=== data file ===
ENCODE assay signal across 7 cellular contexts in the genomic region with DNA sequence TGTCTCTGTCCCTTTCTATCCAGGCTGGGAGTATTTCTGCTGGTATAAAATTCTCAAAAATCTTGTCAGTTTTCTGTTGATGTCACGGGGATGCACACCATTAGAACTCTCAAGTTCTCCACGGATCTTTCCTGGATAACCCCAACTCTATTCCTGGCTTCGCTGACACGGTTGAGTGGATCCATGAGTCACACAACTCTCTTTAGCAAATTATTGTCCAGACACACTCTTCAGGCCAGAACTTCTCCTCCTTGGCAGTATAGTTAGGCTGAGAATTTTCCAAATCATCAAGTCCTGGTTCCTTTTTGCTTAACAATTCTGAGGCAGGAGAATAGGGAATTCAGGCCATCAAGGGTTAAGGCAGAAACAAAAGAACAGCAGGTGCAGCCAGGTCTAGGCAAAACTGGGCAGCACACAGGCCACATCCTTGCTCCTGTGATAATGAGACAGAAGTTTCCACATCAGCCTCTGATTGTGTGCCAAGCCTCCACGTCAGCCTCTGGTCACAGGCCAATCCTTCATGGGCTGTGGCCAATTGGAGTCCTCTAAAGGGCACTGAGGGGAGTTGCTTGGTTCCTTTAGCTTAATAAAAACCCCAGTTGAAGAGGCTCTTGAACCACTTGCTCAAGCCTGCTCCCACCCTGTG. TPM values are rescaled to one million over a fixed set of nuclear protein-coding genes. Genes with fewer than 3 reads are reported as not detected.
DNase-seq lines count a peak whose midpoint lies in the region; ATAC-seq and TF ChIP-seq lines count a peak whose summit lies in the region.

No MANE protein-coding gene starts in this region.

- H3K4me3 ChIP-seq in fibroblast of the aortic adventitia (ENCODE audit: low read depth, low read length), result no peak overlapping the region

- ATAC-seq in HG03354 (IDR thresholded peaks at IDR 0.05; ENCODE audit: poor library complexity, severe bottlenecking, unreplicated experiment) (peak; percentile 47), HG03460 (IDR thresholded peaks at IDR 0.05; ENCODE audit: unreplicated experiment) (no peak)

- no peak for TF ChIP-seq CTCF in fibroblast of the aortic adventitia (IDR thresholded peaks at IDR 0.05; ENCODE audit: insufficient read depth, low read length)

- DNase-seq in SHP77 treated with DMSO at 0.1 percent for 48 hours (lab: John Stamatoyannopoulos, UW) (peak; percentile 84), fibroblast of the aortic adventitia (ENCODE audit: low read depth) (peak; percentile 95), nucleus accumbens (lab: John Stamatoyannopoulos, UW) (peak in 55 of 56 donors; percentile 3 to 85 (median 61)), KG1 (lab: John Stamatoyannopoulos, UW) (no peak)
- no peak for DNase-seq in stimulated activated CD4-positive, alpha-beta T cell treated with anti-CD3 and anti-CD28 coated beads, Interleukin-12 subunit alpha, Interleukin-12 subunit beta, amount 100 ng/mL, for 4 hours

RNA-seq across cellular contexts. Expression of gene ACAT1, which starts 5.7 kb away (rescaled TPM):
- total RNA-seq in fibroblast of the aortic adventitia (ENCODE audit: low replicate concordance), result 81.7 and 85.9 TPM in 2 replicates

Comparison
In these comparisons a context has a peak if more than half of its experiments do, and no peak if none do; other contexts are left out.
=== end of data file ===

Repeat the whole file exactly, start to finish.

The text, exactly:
ENCODE assay signal across 7 cellular contexts in the genomic region with DNA sequence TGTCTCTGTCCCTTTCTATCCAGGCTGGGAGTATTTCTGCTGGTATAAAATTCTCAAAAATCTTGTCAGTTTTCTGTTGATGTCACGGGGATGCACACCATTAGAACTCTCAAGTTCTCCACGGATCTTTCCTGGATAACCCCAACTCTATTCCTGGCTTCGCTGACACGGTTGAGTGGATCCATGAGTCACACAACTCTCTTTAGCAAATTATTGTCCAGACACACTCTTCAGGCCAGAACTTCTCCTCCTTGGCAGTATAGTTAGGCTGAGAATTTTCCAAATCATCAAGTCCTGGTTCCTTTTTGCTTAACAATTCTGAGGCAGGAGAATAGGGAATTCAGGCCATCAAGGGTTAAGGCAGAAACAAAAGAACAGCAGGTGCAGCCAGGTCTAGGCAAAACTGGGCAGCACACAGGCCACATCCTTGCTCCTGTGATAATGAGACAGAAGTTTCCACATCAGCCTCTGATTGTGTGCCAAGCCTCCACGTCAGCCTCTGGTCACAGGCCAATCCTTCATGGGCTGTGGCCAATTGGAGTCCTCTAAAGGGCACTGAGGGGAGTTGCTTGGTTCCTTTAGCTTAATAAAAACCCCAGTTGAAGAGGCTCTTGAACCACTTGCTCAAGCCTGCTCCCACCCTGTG. TPM values are rescaled to one million over a fixed set of nuclear protein-coding genes. Genes with fewer than 3 reads are reported as not detected.
DNase-seq lines count a peak whose midpoint lies in the region; ATAC-seq and TF ChIP-seq lines count a peak whose summit lies in the region.

No MANE protein-coding gene starts in this region.

- H3K4me3 ChIP-seq in fibroblast of the aortic adventitia (ENCODE audit: low read depth, low read length), result no peak overlapping the region

- ATAC-seq in HG03354 (IDR thresholded peaks at IDR 0.05; ENCODE audit: poor library complexity, severe bottlenecking, unreplicated experiment) (peak; percentile 47), HG03460 (IDR thresholded peaks at IDR 0.05; ENCODE audit: unreplicated experiment) (no peak)

- no peak for TF ChIP-seq CTCF in fibroblast of the aortic adventitia (IDR thresholded peaks at IDR 0.05; ENCODE audit: insufficient read depth, low read length)

- DNase-seq in SHP77 treated with DMSO at 0.1 percent for 48 hours (lab: John Stamatoyannopoulos, UW) (peak; percentile 84), fibroblast of the aortic adventitia (ENCODE audit: low read depth) (peak; percentile 95), nucleus accumbens (lab: John Stamatoyannopoulos, UW) (peak in 55 of 56 donors; percentile 3 to 85 (median 61)), KG1 (lab: John Stamatoyannopoulos, UW) (no peak)
- no peak for DNase-seq in stimulated activated CD4-positive, alpha-beta T cell treated with anti-CD3 and anti-CD28 coated beads, Interleukin-12 subunit alpha, Interleukin-12 subunit beta, amount 100 ng/mL, for 4 hours

RNA-seq across cellular contexts. Expression of gene ACAT1, which starts 5.7 kb away (rescaled TPM):
- total RNA-seq in fibroblast of the aortic adventitia (ENCODE audit: low replicate concordance), result 81.7 and 85.9 TPM in 2 replicates

Comparison
In these comparisons a context has a peak if more than half of its experiments do, and no peak if none do; other contexts are left out.